Associated Press Release
By SAM ROBERTS
c.2013 New York Times News Service
Late last October, Hurricane Sandy pumped 6 feet of water into the lobby of a residential building in downtown Jersey City, N.J., trapping Meaghan B Murphy and her husband, Patrick, in their apartment and leaving them without electricity for days.
Murphy, 37, deputy editor of Self magazine, is expected to give birth to her third child at the end of July. "We were content with two children; three were not in the plan," she recalled. "But with no power, no TV, no lights, even without that much food, there was not much else to do."
"And my husband is so handsome," she added of Patrick Murphy, a 33-year-old private client manager for a bank. "I couldn't resist."
In rural India, sociologists have found links between improved electrical service and declining birthrates. In New York, Hurricane Sandy may have induced the opposite effect. Couples stuck at home for days with the lights out, elevators inoperable, and lobbies deluged may have had more time for romance. Call it Sandy Syndrome.
Several New York hospitals are bracing for an increase in births during the last weeks of July and early August. That would be about nine months after power failures and floods caused by Hurricane Sandy paralyzed large swaths of the New York metropolitan area and kept couples at home.
The idea that blackouts, whether caused by storms or accidents, lead to a rise in births has become a virtual cliche. But it is not necessarily accurate, according to researchers. "My first instinct is that people are home, they want to be together more and so there's an increased rate," said Dr. Michael R. Berman, medical director for labor and delivery at Beth Israel Medical Center. "But after looking at some of the past catastrophes there wasn't."
No statistically sound effect on births was found after the 1965 power failure in the Northeast. Nine months after the 2003 blackout in the region, the number of births in New York City actually dipped slightly compared a year earlier.
A study several years ago in the Journal of Population Economics revealed a mild correlation between more births after minor squalls, but the opposite effect after severe storms like Hurricane Sandy. Other research found that birthrates sometimes rose during a hurricane, possibly the result of anxiety, but not necessarily nine months later. And the number of births in New York often peaks in July.
Still, officials at other local hospitals say that, based on patient due dates, they are anticipating increases of 10 to 30 percent in midsummer births compared with the last year.
"There's definitely an uptick," said Dr. Jacques Moritz, director of the division of gynecology at St Luke's-Roosevelt Hospital Center. "This is just old basic physiology. There's no Internet and no cable. What else is there to do?'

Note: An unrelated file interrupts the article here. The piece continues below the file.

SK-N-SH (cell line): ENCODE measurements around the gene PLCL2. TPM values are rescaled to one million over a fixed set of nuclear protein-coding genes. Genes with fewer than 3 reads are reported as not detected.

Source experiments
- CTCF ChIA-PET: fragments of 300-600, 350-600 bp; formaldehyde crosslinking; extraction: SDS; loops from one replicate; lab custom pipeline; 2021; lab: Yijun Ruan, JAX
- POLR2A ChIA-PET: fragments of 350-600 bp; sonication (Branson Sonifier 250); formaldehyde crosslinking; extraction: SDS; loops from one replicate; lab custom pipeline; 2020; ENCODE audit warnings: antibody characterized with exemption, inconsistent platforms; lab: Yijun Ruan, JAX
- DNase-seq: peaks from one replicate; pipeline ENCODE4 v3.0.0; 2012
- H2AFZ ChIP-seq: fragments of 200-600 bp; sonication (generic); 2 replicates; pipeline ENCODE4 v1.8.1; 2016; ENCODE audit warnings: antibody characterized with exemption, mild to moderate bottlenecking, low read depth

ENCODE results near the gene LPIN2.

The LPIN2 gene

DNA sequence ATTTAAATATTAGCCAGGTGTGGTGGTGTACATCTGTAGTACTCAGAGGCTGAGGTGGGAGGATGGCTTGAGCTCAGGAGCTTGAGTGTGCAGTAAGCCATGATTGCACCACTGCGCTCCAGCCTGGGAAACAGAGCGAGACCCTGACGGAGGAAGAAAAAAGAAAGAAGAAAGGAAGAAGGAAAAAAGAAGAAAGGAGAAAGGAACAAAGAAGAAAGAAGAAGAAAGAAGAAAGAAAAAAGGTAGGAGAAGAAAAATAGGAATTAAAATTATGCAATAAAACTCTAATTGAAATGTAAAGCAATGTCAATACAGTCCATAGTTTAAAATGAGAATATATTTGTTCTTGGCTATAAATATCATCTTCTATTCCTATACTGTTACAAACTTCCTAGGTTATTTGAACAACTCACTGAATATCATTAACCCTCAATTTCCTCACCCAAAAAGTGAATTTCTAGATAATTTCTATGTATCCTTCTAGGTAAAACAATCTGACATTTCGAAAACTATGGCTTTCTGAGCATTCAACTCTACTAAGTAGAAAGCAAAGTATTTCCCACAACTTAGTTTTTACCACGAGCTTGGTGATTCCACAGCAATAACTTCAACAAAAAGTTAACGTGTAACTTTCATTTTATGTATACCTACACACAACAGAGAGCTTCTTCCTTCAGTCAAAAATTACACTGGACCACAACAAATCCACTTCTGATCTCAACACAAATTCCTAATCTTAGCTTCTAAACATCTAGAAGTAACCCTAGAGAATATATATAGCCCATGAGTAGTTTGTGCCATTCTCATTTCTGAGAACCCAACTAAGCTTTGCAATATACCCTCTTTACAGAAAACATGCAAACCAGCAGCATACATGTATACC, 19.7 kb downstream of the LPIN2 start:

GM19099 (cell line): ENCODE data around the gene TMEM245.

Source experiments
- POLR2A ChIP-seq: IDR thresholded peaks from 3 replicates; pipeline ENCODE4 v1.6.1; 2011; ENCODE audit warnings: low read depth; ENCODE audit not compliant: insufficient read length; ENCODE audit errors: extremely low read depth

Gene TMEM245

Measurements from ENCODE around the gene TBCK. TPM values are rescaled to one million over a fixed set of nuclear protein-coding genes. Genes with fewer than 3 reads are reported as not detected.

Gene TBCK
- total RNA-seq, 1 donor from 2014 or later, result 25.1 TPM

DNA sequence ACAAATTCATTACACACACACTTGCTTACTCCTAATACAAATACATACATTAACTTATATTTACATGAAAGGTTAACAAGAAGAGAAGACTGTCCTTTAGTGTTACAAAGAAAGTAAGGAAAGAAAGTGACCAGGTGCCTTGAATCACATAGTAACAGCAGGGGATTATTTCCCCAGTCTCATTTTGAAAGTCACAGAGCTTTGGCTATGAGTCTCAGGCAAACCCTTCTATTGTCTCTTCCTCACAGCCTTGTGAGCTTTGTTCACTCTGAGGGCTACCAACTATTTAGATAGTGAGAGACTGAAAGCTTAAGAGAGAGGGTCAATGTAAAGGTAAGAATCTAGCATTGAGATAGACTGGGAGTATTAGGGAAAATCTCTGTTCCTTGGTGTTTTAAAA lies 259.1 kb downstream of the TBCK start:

Moritz estimated that the number of women expected to deliver at his hospital at the end of July would be 10 to 20 percent higher than it was last year.
At NewYork-Presbyterian Hospital/Weill Cornell Medical Center, Dr. Amos Grunebaum, chief of obstetrics and gynecology, said, "when we looked at the numbers, it's 20 to 30 percent busier than usual for the last week of July and going into that first week of August."
One of his patients, Rachel DeGregorio, has a 3 1/2-year-old daughter and had been trying for nearly two years to have a second child. She had even scheduled fertility treatments. Then the hurricane struck.
DeGregorio, 34, who has a doctoral degree in neuroscience, and her husband, Scott, a 33-year-old radiologist, spent the day stranded in their Upper East Side apartment after his office in New Jersey was closed because of the storm. Their son, who they are planning to name Jack, is due July 24.
"I have documented the day Jack was conceived," she recalled. "We had sex three times, because Dr. Grunebaum said, 'the more the better."'
Murphy's brother and sister-in-law, lawyers who were stuck in their New Jersey apartment in the storm's aftermath, are expecting a baby a week after Murphy's is due.
Some doctors, while acknowledging the increase in the number of anticipated births, are reluctant to immediately make a correlation between the storm and the expected blip in the birthrate.
"Obviously, people are talking about 'Sandy babies,'" Grunebaum said.
If there is an increase, it could be attributable to other factors, including an improving economy.
Still, Moritz said, "I don't think the economy has gotten good enough to say that last October people were deciding to have babies."
Caroline Hagood, a 30-year-old doctoral candidate at Fordham whose baby is due in late July, said that she was unaffected by the hurricane at home and "wasn't conscious of Sandy's effect," but, nonetheless "as a poet, I can't deny that there's something lyrical about the concept of a seize-the-moment hurricane baby."
At New York Downtown Hospital in Lower Manhattan, Dr. Warren Licht, the former chief medical officer and now a specialist at the hospital's Women's Health Center, said his colleagues were anticipating a "notable increase" in deliveries for midsummer.
"It makes perfect sense," Licht said, "that during a period of a prolonged loss of electricity, people take comfort in creating their own."